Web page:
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Infect Immun. 2005 Aug; 73(8): 4581–4587.
PMCID: PMC1201236

Role for Nucleotide Excision Repair in Virulence of Mycobacterium tuberculosis


Mutations in Mycobacterium tuberculosis uvrB result in severe sensitivity to acidified nitrite, a source of nitric oxide (6). In this study, we show that a uvrB mutant is exquisitely sensitive to UV light but not to several sources of reactive oxygen species in vitro. Furthermore, a uvrB mutant was attenuated in mice as judged by an extension of life span. Attenuation in mice was partially reversed by genetic inactivation of nitric oxide synthase 2 (iNOS) and almost completely reversed in mice lacking both iNOS and phagocyte oxidase. Thus, a gene predicted to encode a key element of DNA repair is required for resistance of M. tuberculosis to both reactive nitrogen and reactive oxygen species in mice.

Cellular DNA is subject to damage by exogenous and endogenously generated oxidants and radicals. Pathogens such as Mycobacterium tuberculosis that infect a mammalian host have to deal with phagocytes that produce both reactive oxygen and reactive nitrogen intermediates (ROI and RNI, respectively) that are toxic to bacteria, including M. tuberculosis (5). ROI and RNI can damage lipids, proteins, and nucleic acids (1, 22). Enzymes such as methionine sulfoxide reductases (19, 25) can reverse some oxidative damage of proteins. Oxidized proteins that escape repair may be targeted for degradation, lest they form aggregates that damage the bacterium (6). Numerous pathways operate to repair damaged DNA.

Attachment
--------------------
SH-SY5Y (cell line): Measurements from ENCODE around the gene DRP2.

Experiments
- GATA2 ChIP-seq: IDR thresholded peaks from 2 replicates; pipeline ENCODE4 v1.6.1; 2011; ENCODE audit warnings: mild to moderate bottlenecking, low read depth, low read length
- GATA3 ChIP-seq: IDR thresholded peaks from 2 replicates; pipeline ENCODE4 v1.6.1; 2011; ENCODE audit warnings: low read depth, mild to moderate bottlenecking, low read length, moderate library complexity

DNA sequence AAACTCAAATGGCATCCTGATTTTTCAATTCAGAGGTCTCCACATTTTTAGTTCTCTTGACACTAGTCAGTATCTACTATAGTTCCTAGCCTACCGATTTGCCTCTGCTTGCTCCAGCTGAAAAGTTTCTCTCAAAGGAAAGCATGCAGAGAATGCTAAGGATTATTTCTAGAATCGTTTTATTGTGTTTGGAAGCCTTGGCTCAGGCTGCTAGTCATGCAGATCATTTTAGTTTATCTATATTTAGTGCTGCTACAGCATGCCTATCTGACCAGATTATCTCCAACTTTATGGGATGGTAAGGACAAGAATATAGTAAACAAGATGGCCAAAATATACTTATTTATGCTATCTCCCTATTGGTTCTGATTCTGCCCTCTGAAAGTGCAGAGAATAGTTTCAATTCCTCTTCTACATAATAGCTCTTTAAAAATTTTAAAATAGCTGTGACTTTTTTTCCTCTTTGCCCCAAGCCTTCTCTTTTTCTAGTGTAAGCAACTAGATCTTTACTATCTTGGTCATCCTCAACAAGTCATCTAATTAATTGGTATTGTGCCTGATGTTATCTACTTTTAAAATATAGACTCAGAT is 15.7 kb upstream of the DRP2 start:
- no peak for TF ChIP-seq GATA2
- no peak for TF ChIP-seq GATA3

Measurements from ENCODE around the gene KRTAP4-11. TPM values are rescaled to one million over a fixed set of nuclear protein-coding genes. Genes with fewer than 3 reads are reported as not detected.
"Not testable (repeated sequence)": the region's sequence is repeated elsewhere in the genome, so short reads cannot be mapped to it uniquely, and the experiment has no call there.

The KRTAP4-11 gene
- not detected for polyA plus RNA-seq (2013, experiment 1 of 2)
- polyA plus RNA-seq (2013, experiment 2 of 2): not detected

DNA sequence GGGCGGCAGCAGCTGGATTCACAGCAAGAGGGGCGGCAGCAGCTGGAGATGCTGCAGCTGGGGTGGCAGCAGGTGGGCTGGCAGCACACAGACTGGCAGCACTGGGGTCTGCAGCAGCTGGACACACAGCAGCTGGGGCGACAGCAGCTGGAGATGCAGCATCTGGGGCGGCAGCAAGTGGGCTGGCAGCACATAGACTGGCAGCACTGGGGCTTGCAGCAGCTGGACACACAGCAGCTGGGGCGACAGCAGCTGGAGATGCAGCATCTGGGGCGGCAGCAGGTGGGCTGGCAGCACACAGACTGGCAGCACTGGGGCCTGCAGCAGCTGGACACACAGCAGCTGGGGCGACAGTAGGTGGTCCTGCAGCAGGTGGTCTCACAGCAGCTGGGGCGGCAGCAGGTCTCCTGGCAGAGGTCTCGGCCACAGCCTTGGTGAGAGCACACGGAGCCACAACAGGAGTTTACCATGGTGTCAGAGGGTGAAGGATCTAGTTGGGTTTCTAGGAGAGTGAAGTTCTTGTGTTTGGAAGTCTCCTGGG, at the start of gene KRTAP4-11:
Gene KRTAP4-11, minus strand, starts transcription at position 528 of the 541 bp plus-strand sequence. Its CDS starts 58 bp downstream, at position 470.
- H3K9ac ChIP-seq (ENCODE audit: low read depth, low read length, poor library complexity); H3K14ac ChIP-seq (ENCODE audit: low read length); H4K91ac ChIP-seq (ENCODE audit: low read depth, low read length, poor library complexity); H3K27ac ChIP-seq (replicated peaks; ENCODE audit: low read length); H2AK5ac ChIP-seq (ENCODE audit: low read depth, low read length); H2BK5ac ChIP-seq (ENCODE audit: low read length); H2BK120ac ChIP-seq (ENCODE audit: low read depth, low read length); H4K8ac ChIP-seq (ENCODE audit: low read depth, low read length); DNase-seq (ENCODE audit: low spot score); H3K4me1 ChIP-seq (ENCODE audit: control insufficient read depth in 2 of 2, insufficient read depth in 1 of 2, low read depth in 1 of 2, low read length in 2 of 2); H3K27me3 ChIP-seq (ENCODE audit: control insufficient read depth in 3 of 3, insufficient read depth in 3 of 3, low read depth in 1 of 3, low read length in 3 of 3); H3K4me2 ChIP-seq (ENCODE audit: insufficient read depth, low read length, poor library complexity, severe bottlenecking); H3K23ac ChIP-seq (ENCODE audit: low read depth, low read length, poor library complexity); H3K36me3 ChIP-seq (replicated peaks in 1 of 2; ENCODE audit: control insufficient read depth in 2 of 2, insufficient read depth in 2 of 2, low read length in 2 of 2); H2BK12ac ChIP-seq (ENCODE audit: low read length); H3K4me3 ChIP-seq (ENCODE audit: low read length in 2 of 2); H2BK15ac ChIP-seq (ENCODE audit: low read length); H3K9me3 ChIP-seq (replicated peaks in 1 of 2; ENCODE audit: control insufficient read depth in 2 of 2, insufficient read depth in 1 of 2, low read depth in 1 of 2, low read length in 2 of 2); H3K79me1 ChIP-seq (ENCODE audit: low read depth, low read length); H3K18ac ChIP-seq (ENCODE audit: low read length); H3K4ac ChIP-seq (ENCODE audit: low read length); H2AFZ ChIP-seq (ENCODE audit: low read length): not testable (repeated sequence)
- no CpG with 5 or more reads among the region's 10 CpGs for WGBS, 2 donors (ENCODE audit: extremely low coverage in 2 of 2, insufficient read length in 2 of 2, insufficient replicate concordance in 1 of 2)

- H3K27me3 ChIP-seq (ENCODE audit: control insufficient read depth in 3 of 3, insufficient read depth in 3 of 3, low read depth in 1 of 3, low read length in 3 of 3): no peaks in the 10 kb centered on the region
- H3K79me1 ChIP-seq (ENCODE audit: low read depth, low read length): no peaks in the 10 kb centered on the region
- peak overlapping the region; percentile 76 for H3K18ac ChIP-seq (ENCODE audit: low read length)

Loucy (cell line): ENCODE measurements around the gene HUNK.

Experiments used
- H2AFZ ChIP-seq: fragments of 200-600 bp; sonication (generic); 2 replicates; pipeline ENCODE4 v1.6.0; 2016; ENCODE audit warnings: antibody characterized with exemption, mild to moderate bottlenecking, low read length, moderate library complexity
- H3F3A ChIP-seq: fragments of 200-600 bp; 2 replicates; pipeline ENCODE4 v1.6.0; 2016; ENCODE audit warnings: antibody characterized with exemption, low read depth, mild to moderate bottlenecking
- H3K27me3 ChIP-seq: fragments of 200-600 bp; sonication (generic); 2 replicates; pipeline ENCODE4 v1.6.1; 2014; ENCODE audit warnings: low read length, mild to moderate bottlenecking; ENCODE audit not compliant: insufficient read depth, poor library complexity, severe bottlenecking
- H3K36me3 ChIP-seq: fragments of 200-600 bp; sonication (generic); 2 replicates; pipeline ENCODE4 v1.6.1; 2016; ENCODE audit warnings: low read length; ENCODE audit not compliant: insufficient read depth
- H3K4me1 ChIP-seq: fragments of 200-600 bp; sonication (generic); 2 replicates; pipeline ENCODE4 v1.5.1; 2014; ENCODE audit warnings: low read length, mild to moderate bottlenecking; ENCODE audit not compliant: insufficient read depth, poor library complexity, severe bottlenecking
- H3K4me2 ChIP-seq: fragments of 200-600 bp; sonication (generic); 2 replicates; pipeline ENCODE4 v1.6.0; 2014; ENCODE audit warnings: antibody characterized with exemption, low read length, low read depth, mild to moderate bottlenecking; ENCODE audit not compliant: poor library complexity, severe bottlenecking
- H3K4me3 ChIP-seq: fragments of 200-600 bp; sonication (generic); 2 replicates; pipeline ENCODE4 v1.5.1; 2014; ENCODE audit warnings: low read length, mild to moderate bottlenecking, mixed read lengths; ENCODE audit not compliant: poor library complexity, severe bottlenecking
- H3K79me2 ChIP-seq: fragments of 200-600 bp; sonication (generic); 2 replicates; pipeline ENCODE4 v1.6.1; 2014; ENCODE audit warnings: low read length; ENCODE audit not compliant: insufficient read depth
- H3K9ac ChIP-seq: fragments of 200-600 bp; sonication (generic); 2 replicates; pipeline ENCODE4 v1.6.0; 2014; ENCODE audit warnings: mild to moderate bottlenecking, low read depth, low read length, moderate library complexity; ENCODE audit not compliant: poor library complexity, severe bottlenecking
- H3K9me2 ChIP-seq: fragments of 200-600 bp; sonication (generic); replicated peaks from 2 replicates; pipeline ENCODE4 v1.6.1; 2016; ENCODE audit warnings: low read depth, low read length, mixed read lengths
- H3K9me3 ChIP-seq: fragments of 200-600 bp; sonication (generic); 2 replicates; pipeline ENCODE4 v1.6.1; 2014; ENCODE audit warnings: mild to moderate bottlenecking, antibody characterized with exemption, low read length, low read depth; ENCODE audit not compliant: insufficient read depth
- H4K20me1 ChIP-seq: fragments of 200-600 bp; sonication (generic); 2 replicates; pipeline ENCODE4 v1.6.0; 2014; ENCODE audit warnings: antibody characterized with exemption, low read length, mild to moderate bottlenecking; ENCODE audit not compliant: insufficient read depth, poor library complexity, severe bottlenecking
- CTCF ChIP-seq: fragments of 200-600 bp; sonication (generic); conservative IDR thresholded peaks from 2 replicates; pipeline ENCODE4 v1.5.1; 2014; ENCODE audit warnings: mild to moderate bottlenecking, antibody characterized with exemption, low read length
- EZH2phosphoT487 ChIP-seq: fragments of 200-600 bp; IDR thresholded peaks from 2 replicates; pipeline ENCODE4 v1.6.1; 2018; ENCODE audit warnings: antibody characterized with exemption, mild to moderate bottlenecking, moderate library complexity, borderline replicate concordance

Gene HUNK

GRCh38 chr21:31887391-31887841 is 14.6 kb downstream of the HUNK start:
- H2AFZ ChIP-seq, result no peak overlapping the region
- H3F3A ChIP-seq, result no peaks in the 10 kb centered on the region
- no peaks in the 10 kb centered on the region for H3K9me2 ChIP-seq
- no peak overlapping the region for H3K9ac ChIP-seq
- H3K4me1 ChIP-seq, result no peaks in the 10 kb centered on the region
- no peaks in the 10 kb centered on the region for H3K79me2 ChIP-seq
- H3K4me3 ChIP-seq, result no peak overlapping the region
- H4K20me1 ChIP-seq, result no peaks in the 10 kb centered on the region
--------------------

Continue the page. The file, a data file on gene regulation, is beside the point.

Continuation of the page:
Exposure to M. tuberculosis often results in latent infection in humans rather than sterilizing immunity (10). In wild-type (wt) mice, phagocytes in mice infected with M. tuberculosis express inducible nitric oxide synthase (iNOS) (11, 14) and control M. tuberculosis infection for months or years but fail to eradicate it. In contrast, M. tuberculosis infection progresses rapidly to lethality in mice that lack iNOS (11). These observations suggested that M. tuberculosis, to a relevant degree, resists the damaging effects of iNOS in vivo. We tested this hypothesis by screening for M. tuberculosis mutants that are hypersusceptible to mildly acidified nitrite (a physiological source of nitric oxide [NO]) in vitro (6). Mutations in genes that encode subunits of a presumptive M. tuberculosis proteasome resulted in severe attenuation of M. tuberculosis lethality in mice (5, 6). This phenotype was partially reversed in mice lacking iNOS, supporting the notion that susceptibility to products of iNOS was one of the defects of these M. tuberculosis mutants. Thus, M. tuberculosis must resist products of iNOS to kill wt mice.

Among the other mutants identified in the screen, we found two with mutations in the nucleotide excision repair (NER) gene uvrB. Of all NO-sensitive mutants identified in the screen, uvrB mutants were the most profoundly sensitive to acidified nitrite (6). In earlier studies, a recA mutant of Mycobacterium bovis bacillus Calmette-Guerin (BCG) had no detectable phenotype in a mouse for up to 80 days postinfection (17). A mutation in dnaE2, a homolog of dnaE, attenuated M. tuberculosis in wt C57BL/6 mice but did not affect the bacterial load until late in the infection (2). Thus, although recA and dnaE2 mutants had increased susceptibility to mutagenesis in vitro, they had distinctively different phenotypes in the mouse. This suggested that not all DNA repair pathways in M. tuberculosis contribute equally, if at all, to survival in the host.